End of Olympic dream for Ire­land

Ire­land fall short in their quest to make London Games

The Irish Times - Monday - Sport - - Front Page - MARY HAN­NI­GAN Re­ports from Kon­tich, Bel­gium

THERE’S PROB­A­BLY only so much heartache a sport can take. In the space of a week Ir­ish hockey has seen both its men’s and women’s teams reach the fi­nals of their Olympic qual­i­fy­ing tour­na­ments, putting them 70 min­utes away from earn­ing a place in this sum­mer’s London Games. And both fell at the final hur­dle.

While the men, though, had their hopes ag­o­nis­ingly ended by a Korean win­ner two sec­onds from time the Sun­day be­fore last, the women’s fate was all but sealed be­fore half-time yes­ter­day in their final against Bel­gium, hav­ing con­ceded three goals in seven first-half min­utes. They went on to lose 4-1.

In front of a sold-out crowd of 2,500 at the Beer­schot club on the out­skirts of An­twerp, bask­ing in un­sea­son­ably balmy weather, the hosts, like Ire­land aim­ing to qual­ify for the Olympic Games for the first time, se­cured their pas­sage to London by com­pre­hen­sively out­play­ing their op­po­nents, just as they had done at last sum­mer’s Euro­pean Cham­pi­onships when they won 3-0. When the final hooter blew, the Ir­ish were in­con­solable, the Bel­gians eu­phoric, the tears flow­ing in equal mea­sure. More than a few of the Ir­ish squad re­moved their sil­ver medals not long af­ter they had been pre­sented to them. “We might as well have come last,” ad­mit­ted Au­drey O’flynn.

The Cork woman pulled a goal back for Ire­land in the 56th minute, her eighth in five matches, mak­ing her the tour­na­ment’s top scorer, but by then the team were 3-0 down, and within a minute of scor­ing they con­ceded an­other. And that was that.

“The girls said af­ter it was like liv­ing a nightmare,” said O’flynn. “The match just flew by. They were just win­ning ev­ery 50-50 ball, I don’t know, we just never got in to it, never got go­ing. Ah, it’s just so dis­ap­point­ing. We said be­fore the match that we’ve put in two years of hard work for this but we have to show that on the pitch – and we didn’t show it to­day. We just didn’t per­form in any area of the pitch,” she added.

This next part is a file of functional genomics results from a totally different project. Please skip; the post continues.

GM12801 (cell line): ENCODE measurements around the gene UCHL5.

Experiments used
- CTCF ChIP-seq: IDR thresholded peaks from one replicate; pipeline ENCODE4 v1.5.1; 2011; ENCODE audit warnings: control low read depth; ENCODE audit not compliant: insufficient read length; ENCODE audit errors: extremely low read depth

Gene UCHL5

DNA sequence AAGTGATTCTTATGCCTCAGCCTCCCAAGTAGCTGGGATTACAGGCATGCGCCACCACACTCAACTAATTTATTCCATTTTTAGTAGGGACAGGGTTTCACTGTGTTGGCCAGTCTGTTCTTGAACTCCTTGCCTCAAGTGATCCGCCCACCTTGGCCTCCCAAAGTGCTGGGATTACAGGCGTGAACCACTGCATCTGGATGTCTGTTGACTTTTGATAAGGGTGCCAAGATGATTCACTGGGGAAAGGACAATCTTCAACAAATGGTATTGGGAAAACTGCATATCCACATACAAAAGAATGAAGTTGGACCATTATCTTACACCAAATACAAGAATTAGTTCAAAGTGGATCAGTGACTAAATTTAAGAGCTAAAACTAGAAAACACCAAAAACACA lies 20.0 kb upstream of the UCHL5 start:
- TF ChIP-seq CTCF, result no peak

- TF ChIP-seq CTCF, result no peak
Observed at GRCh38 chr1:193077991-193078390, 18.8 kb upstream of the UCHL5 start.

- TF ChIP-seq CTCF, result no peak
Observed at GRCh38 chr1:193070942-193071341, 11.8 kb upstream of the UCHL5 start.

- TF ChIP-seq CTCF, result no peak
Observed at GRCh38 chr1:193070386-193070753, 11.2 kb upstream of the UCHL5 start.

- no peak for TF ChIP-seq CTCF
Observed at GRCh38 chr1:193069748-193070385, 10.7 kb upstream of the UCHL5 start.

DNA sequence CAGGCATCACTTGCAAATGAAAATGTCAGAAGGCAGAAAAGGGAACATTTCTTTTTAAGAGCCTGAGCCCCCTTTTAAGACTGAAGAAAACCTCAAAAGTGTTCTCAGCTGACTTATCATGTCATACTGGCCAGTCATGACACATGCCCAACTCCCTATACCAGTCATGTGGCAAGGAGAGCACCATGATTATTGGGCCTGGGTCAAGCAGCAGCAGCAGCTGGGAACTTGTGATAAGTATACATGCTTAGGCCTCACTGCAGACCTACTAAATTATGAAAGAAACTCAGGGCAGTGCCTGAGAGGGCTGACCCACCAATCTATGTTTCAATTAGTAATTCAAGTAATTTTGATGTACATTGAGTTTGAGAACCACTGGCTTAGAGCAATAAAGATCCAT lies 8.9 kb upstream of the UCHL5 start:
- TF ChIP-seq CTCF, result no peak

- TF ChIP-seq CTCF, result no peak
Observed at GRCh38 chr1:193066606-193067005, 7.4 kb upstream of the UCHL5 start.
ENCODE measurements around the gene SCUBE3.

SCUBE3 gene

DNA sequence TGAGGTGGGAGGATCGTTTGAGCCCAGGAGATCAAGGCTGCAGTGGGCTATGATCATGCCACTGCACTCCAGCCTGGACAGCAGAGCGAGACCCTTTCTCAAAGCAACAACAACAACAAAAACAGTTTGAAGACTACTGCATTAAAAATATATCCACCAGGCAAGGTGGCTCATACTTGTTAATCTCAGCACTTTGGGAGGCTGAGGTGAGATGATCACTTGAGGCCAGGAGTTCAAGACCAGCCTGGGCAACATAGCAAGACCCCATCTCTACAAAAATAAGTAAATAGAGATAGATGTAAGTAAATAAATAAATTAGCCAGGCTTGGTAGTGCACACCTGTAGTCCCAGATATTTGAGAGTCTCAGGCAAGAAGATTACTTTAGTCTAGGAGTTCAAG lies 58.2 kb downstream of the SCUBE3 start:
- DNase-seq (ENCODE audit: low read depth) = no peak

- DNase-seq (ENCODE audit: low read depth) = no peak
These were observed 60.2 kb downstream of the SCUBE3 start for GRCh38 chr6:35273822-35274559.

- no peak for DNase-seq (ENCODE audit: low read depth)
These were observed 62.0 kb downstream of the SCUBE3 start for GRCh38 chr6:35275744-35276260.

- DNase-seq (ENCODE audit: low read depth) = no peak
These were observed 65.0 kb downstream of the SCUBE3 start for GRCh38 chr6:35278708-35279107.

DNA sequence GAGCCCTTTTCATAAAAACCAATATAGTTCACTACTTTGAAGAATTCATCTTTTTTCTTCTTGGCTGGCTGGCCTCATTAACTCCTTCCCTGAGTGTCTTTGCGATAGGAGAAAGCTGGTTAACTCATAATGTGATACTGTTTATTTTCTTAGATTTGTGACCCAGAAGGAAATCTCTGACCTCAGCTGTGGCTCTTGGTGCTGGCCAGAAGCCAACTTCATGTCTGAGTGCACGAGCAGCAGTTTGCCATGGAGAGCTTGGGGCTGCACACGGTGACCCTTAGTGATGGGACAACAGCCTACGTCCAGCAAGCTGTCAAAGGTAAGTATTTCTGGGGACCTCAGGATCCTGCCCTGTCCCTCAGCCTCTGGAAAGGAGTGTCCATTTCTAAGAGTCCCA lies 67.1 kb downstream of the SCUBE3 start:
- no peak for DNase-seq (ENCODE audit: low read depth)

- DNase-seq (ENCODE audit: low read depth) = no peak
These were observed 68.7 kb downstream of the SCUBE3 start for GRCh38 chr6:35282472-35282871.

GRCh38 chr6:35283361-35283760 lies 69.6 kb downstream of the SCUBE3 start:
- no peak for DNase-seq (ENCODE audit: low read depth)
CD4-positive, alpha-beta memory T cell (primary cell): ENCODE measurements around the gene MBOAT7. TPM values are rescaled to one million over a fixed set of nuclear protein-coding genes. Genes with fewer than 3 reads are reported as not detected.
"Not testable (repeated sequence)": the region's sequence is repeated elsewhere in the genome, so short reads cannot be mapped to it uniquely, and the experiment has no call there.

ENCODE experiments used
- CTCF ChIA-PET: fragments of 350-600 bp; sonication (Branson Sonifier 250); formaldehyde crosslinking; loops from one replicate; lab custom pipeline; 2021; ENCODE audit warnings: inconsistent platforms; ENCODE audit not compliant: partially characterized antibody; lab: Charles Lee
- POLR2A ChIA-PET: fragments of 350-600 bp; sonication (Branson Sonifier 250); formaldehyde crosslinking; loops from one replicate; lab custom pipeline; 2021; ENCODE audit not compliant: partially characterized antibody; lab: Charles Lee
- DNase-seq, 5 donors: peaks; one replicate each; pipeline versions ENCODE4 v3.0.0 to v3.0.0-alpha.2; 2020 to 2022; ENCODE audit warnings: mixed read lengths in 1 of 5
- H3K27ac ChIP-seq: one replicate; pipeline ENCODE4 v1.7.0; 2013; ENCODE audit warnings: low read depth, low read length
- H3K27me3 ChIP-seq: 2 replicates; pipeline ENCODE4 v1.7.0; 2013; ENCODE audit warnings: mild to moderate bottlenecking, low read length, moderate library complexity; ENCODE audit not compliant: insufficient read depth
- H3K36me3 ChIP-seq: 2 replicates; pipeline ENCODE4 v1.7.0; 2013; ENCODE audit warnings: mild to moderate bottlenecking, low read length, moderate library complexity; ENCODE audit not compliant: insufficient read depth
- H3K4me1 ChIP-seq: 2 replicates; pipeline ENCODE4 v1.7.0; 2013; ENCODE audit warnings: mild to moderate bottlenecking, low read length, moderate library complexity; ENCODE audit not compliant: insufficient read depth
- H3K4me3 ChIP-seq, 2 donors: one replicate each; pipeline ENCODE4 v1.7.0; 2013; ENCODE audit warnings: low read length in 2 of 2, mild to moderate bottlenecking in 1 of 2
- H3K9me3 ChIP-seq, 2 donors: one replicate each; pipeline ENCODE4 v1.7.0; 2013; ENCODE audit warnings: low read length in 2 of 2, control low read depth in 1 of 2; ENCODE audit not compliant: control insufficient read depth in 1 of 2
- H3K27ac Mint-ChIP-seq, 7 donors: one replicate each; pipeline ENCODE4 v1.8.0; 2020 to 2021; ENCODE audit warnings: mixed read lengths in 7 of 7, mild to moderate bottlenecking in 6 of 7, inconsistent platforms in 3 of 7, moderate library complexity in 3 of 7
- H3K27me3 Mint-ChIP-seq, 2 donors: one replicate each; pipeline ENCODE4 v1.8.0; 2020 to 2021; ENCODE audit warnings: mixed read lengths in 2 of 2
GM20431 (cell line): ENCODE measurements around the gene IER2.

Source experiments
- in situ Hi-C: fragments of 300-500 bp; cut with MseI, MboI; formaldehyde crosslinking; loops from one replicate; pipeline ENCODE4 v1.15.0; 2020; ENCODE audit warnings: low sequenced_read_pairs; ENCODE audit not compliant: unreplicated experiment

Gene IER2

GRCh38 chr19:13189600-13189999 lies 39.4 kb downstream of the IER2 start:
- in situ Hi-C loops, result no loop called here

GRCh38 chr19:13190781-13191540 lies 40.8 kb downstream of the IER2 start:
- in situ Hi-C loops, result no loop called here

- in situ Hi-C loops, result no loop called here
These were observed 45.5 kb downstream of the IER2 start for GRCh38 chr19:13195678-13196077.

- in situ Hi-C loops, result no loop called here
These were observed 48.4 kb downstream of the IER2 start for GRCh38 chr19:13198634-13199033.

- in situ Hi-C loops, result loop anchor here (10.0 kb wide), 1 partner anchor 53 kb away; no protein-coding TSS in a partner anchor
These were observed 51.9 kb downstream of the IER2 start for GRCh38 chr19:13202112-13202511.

Coach Gene Muller was no less down af­ter the game, but, like O’flynn, ac­knowl­edged the su­pe­rior side were on the way to London.

“They were the bet­ter team, they were tech­ni­cally bet­ter, they scored at mo­ments of as­cen­dancy, we just couldn’t get a foothold in the game. We had mo­ments, but it wasn’t enough. In the end you just haem­or­rhage en­ergy, it’s very dif­fi­cult to turn it around. There were one or two con­tro­ver­sial de­ci­sions that went against us, the stroke was a big mo­ment – no one would have com­plained if that was given as a penalty corner, there was sur­prise ev­ery­where – and their last goal came off a player’s body. But they still de­served to win, they have been the best team at this event, and de­serve to go to London. I con­grat­u­late them.”

Muller, a na­tive of Kwazulu-natal in South Africa and the team’s first full-time coach, will leave any de­ci­sions about his own fu­ture “un­til an­other day”, but praised his play­ers for their com­mit­ment of the past two years to the Ir­ish Hockey As­so­ci­a­tion’s Cen­tral Prepa­ra­tion Pro­gramme which was de­signed to give them the best prepa­ra­tion pos­si­ble for their Olympic qual­i­fy­ing ef­forts.

“My word, the play­ers have been un­be­liev­able, the amount they have put into this pro­gramme has been ex­cep­tional – I’m re­ally ap­pre­cia­tive and re­spect­ful of their ef­forts,” he said. “As a group of peo­ple they de­cided they wanted to chase some­thing, it’s so com­mend­able, they put ev­ery­thing they had in to it. It’s just a pity they didn’t get what they came for. But we can have no re­grets, we gave it ev­ery­thing.”

Time to re­flect, then, for Muller and his play­ers. Some will re­tire, some will try to play on, if their work­ing lives per­mit. But for now, Rio 2016 seems a life­time away.

in Kon­tich, An­twerp IR­ISH WOMEN’S hockey has suf­fered its fair share of dis­ap­point­ments over the years in the pur­suit of its ul­ti­mate am­bi­tion, qual­i­fi­ca­tion for the Olympic Games.